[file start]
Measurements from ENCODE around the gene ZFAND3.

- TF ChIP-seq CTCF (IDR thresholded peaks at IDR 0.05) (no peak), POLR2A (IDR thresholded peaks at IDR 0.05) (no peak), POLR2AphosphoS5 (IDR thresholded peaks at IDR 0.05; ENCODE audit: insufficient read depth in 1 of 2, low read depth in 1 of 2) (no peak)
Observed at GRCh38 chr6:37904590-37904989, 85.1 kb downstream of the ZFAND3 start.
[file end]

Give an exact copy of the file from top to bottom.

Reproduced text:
Measurements from ENCODE around the gene ZFAND3.

- TF ChIP-seq CTCF (IDR thresholded peaks at IDR 0.05) (no peak), POLR2A (IDR thresholded peaks at IDR 0.05) (no peak), POLR2AphosphoS5 (IDR thresholded peaks at IDR 0.05; ENCODE audit: insufficient read depth in 1 of 2, low read depth in 1 of 2) (no peak)
Observed at GRCh38 chr6:37904590-37904989, 85.1 kb downstream of the ZFAND3 start.